Carola Bauckholt

Only Connect 2018 (Part 1)

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At contemporary music festivals one becomes accustomed to expecting the unexpected. However, in the case of Norway’s Only Connect festival, which took place last weekend in Oslo, expectations were overturned in no small part by the weather, due to the country experiencing its warmest May in over 70 years, basking in constant sunshine and 28°C temperatures. As a consequence this was new music not only at its most exciting, but also at its sweatiest, for performers and audiences alike. Organised by nyMusikk, Norway’s 80-year old centre for experimental music and sound art, Only Connect’s two days of concerts took the festival name seriously, arranging the concerts such that each day was essentially a journey round or through a single space. Read more

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HCMF 2017: The Otheroom, Ensemble Modern + Arditti Quartet, zeitkratzer perform Kraftwerk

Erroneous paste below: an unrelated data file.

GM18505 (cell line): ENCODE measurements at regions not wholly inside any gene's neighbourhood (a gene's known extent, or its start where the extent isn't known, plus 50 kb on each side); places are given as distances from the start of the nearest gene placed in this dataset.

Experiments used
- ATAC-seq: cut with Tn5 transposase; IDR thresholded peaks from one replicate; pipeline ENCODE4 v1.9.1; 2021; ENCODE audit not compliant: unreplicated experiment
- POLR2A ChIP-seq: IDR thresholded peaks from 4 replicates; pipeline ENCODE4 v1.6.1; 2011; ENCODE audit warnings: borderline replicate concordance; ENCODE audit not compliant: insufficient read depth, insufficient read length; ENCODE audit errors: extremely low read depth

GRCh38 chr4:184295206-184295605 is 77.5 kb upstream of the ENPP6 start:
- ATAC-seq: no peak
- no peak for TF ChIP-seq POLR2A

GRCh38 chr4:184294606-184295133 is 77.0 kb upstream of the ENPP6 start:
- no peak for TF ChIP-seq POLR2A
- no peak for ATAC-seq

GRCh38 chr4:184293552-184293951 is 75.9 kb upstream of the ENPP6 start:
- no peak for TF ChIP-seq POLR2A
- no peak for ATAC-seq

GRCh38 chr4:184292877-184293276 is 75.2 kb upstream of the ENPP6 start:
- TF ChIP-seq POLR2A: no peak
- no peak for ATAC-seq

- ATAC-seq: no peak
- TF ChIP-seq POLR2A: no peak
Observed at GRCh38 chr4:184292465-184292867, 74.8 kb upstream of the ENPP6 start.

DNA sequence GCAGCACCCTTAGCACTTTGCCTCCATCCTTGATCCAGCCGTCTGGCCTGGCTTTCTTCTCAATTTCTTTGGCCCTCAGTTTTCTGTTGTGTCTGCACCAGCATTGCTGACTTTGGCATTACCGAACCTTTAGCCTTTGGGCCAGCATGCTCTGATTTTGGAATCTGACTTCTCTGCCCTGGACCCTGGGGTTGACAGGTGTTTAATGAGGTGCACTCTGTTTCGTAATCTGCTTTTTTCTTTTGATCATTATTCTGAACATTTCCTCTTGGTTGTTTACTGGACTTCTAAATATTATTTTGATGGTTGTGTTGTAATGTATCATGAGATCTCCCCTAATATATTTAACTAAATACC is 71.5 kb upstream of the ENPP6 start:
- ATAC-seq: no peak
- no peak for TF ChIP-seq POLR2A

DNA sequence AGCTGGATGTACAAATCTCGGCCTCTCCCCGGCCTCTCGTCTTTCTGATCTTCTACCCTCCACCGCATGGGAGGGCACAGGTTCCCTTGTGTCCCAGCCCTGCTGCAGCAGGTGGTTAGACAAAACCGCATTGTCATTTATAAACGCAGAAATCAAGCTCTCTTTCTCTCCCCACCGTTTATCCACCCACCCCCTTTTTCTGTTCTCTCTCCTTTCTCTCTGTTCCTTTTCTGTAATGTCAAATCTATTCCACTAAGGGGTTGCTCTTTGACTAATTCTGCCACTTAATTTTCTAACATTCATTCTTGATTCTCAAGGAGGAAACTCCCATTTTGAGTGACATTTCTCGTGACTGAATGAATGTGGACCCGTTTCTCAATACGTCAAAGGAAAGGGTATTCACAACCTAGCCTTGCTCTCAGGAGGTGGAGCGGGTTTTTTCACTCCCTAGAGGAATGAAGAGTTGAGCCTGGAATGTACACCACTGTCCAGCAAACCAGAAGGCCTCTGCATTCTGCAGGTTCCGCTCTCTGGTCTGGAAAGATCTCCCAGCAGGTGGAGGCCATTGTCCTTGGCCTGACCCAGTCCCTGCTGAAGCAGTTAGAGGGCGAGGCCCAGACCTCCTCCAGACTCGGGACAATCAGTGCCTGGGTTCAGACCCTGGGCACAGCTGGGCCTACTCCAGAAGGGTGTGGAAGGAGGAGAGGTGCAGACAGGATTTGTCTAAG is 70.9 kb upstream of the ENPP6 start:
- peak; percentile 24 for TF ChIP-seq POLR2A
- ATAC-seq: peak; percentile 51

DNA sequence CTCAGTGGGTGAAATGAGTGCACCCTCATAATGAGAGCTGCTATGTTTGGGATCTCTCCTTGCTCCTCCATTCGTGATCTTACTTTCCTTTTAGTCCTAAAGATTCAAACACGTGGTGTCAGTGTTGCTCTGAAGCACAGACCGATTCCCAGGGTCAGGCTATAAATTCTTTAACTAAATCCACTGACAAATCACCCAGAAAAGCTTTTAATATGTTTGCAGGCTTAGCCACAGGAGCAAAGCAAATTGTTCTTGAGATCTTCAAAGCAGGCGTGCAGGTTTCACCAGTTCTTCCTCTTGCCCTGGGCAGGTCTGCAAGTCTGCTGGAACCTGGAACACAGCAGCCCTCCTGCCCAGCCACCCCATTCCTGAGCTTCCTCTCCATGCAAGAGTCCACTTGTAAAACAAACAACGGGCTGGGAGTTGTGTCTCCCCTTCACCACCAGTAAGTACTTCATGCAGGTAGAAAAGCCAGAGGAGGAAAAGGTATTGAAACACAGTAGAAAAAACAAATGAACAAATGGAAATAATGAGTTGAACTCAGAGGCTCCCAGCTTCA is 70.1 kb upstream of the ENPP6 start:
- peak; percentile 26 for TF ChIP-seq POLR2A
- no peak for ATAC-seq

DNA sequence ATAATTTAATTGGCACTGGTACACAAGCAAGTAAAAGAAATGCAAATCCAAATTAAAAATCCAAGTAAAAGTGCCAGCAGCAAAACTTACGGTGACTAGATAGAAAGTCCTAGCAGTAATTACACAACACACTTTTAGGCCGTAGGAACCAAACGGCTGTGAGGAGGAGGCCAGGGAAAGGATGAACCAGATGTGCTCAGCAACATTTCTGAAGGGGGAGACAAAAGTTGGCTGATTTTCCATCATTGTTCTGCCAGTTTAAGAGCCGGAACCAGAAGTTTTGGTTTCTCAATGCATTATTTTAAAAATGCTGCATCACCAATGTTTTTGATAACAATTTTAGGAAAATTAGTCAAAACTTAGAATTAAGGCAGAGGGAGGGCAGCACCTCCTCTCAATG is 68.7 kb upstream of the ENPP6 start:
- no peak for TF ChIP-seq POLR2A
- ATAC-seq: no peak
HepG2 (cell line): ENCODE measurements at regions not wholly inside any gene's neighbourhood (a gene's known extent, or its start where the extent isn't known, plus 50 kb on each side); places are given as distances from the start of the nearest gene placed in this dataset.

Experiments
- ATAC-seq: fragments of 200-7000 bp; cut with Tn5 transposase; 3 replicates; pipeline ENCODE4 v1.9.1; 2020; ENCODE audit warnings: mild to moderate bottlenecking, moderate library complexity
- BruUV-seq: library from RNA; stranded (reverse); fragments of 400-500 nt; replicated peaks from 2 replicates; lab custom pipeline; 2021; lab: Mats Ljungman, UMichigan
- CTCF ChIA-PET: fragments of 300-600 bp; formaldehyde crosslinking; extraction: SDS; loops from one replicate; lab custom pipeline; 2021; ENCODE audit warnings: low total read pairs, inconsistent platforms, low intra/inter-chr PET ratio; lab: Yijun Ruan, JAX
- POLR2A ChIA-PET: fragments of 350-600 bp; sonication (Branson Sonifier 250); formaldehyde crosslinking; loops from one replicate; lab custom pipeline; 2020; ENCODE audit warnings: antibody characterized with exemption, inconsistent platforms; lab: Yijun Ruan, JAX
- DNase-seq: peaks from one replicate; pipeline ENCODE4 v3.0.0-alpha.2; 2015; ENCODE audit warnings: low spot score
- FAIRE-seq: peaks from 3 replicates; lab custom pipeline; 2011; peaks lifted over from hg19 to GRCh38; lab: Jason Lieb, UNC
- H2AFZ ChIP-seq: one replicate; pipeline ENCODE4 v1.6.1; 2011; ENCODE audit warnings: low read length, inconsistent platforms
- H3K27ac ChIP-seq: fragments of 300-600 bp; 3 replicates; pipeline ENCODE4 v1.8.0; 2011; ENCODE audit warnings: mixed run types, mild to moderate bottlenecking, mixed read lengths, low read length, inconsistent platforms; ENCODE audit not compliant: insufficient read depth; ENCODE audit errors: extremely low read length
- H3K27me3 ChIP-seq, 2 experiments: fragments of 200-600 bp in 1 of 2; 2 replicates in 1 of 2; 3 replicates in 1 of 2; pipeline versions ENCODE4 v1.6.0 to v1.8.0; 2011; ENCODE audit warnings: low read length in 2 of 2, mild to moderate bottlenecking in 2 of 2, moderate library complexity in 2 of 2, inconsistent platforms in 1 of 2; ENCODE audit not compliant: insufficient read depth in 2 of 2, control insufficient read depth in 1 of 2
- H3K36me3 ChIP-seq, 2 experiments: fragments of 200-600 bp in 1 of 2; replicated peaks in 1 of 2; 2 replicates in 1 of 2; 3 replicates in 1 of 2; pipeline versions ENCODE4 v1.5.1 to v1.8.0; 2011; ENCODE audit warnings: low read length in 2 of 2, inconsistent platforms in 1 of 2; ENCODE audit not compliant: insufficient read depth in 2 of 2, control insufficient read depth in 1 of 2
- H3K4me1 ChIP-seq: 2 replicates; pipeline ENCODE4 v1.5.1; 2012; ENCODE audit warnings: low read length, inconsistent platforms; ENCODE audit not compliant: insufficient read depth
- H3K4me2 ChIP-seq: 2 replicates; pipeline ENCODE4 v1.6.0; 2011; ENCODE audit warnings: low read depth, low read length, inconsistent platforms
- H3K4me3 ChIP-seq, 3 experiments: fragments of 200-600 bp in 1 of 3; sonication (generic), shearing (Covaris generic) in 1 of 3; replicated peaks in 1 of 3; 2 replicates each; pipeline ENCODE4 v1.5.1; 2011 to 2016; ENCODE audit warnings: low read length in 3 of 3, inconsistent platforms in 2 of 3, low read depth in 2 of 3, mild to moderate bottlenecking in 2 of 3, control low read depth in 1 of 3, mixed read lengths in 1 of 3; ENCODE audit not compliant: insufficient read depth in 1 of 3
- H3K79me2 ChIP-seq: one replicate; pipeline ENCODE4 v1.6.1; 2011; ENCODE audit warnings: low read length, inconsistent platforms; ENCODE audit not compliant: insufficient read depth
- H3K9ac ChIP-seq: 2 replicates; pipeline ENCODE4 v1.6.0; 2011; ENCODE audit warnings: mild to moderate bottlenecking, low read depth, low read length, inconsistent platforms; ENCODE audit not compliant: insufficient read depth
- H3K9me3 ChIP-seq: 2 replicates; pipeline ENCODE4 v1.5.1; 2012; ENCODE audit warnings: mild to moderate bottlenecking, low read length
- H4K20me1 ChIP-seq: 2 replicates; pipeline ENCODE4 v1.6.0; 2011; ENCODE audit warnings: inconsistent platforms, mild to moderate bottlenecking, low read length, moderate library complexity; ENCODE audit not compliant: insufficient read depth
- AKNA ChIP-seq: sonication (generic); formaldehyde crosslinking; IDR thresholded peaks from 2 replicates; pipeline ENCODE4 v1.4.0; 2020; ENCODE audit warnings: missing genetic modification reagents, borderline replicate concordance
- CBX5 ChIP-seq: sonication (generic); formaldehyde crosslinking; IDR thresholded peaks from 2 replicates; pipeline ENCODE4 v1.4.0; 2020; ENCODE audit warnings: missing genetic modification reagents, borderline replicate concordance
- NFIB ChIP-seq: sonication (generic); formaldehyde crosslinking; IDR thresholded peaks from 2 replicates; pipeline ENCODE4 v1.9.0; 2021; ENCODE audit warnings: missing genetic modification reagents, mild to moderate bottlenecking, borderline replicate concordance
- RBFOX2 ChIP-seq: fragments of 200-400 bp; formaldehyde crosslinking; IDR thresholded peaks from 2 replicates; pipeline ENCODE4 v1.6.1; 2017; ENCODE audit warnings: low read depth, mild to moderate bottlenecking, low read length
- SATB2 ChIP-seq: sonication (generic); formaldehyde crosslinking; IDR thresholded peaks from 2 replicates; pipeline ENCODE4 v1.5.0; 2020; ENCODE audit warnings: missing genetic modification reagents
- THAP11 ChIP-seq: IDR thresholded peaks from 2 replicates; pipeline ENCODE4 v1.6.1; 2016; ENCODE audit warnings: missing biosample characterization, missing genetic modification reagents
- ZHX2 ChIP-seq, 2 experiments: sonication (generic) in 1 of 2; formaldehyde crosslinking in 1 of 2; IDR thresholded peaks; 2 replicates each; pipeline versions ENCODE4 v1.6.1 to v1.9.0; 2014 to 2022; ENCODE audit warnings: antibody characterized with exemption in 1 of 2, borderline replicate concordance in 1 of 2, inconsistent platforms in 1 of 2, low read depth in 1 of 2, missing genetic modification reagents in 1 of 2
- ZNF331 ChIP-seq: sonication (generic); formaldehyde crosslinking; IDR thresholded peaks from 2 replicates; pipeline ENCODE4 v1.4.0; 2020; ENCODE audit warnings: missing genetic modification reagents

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Yesterday at HCMF was unusual, personally speaking, as for the most part it involved hearing music not for the first time. In the evening at St Paul’s Hall, Ensemble Modern and the Arditti Quartet gave the first UK performances of Carola Bauckholt‘s Laufwerk, Christopher Trapani‘s PolychROME and Brian Ferneyhough‘s 45-minute collection of ‘encounters’ with the music of Christopher Tye, Umbrations. Bauckholt’s work was new to me, and it worked well as a concert-opener, moving through a sequence of motoric episodes, each one an imitation then an elaboration of a collection of prerecorded sounds made by Bauckholt “when I was alone”. Though not particularly memorable, it was energising and fun. i’ve written at some length about the Trapani and Ferneyhough works following their premières in Witten earlier this year. Hearing PolychROME again was a real treat, and on the strength of this second hearing i came away feeling that the piece works rather like a trap. Behaviourally, it quite quickly feels settled, inasmuch as its ants-in-the-pants jerks and spasms, qualified by brief chord swells, becomes almost too familiar. The turning point – and in hindsight, it’s hard not to hear this as Trapani heralding the start of what’s discreetly about to happen – comes with a prominent horn passage, almost fanfaric. As the music continues, dryer and sharper than ever, one becomes aware that everything is becoming more and more shrill, like a blurred scream coming more and more into the sharpest of focus. And before you even know how you got there, the entire ensemble is shrieking at you, each one louder and more relentlessly cranium-drilling than the last, triggering in the hall a welter of hands being rushed to lightweight ears. Absolutely wonderful. As for the Ferneyhough, hearing it again surprisingly made it sound less rich and ‘romantic’ than it had seemed a few months ago. Read more

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